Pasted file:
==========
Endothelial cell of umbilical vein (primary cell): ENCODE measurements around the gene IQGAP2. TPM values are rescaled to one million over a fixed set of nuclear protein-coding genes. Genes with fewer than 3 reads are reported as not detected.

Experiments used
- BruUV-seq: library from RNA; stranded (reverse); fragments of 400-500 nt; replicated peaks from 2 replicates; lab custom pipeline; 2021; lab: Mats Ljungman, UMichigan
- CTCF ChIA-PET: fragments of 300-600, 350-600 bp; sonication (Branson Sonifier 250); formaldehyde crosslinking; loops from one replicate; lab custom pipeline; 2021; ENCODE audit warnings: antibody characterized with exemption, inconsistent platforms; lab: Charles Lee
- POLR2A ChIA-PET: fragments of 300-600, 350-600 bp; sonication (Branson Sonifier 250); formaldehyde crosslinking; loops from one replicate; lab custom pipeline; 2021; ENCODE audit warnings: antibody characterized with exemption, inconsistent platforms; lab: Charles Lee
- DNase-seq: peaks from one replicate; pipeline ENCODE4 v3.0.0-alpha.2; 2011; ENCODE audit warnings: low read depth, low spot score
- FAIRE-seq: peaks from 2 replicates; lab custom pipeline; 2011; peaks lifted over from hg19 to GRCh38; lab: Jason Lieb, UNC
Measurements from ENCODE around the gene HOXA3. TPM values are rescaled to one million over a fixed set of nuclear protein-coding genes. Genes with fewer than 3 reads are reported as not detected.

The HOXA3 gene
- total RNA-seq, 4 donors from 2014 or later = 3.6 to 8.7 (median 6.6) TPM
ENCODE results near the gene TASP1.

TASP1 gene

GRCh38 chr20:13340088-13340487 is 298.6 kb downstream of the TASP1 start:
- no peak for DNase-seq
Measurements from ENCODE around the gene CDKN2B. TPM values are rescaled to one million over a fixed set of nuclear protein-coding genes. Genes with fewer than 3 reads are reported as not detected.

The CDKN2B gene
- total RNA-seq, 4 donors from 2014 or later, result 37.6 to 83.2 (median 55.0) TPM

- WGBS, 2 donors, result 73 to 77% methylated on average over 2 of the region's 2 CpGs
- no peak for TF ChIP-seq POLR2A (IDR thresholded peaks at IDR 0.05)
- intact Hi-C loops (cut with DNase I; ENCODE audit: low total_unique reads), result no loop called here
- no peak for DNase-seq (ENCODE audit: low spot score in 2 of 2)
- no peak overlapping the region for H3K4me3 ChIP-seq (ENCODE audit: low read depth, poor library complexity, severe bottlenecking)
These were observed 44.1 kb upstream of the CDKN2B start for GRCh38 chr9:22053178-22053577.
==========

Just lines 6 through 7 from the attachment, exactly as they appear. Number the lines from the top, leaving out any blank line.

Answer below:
- DNase-seq: peaks from one replicate; pipeline ENCODE4 v3.0.0-alpha.2; 2011; ENCODE audit warnings: low read depth, low spot score
- FAIRE-seq: peaks from 2 replicates; lab custom pipeline; 2011; peaks lifted over from hg19 to GRCh38; lab: Jason Lieb, UNC